Let's say, we have a composite system $A\otimes B$. We take the basis for $A$ as $|i\rangle,|j\rangle…,$ the basis for $B$ as $|\alpha\rangle,|\beta\rangle….$

Then an entangled state is a state which can not be expressed as a tensor direct product, e.g. a state like

$$\frac{1}{\sqrt{2}}(|i\ \alpha\rangle+|j\ \beta\rangle).$$

My question is, can a state which can not be expressed as a tensor direct product in one basis be expressed as a tensor direct product in another basis?

If yes, then it means that the entanglement depends on the basis which I think is hard to accept. If no, then there should be an invariant under the basis transformation to character the entanglement. What's that?

## Best Answer

The answer is no: whether or not the state can be written as a product state does not depend on the basis. And you are precisely correct: there is indeed a basis-independent invariant that characterizes the entanglement. It is called the "entanglement spectrum": the eigenvalue spectrum of the reduced density matrix produced by taking the partial trace over one part of the system. These are also called the "Schmidt weights" of the Schmidt decomposition, which is another name for the singular value decomposition of the matrix that characterizes the entangled state vector.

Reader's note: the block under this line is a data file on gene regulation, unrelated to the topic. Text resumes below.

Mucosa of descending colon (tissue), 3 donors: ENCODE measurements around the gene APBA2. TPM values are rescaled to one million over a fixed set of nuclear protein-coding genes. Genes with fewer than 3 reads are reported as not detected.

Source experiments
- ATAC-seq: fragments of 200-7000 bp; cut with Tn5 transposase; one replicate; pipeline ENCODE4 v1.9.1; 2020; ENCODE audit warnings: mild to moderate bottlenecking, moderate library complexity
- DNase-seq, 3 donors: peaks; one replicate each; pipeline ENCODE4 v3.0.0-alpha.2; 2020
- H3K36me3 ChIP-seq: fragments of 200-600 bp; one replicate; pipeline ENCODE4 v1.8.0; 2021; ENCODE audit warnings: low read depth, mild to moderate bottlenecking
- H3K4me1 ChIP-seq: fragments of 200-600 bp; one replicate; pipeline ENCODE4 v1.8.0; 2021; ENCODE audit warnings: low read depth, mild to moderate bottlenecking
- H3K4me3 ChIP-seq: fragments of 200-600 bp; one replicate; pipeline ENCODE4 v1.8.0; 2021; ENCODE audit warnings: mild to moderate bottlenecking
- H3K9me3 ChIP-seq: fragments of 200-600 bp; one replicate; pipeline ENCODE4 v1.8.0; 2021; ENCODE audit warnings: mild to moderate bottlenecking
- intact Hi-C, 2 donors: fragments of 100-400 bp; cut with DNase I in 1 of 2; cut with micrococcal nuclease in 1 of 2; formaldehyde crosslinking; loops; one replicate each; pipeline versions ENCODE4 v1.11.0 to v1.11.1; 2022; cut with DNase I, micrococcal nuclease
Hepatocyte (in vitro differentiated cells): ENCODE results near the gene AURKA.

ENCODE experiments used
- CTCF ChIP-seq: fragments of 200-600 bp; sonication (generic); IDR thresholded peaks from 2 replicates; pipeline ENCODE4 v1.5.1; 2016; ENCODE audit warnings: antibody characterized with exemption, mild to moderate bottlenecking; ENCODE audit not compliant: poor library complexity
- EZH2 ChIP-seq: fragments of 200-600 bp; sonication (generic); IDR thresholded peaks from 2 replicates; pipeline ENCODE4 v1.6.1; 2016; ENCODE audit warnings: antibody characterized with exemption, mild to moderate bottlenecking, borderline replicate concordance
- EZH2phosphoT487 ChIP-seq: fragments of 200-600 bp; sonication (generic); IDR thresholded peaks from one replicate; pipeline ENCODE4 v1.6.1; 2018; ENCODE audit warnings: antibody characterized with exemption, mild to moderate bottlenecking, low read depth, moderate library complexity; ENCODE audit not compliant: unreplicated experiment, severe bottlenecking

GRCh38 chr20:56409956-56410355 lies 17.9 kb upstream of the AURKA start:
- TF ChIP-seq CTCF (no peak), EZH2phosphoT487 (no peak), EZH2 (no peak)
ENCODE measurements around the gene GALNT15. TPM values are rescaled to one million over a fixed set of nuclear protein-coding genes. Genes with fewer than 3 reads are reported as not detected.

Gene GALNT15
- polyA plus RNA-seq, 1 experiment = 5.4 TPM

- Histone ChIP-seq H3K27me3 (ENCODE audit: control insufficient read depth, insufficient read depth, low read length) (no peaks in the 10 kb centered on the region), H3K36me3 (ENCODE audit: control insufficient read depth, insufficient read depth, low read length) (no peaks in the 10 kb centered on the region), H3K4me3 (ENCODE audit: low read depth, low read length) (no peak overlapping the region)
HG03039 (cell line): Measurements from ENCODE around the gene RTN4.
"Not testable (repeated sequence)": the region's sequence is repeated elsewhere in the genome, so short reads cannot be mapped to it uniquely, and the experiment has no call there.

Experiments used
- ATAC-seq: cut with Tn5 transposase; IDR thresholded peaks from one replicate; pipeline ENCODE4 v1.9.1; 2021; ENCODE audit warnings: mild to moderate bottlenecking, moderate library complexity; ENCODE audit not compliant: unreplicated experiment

To reduce the entanglement spectrum down to a single number that quantifies the amount of entanglement, one calculates the "entanglement entropy" corresponding to the entanglement spectrum. There are several different types of entanglement entropies: the most common is the von Neumann entropy, but sometimes it's also useful to consider the Renyi entropy instead.

For example, the state $|\uparrow \uparrow \rangle + |\uparrow \downarrow \rangle + |\downarrow \uparrow \rangle + |\downarrow \downarrow \rangle$ might look entangled upon quick inspection, but by performing the Schmidt decomposition it's easy to see that the state equals $(|\uparrow \rangle + | \downarrow \rangle) \otimes (|\uparrow \rangle + | \downarrow \rangle)$ and is therefore an unentangled product state.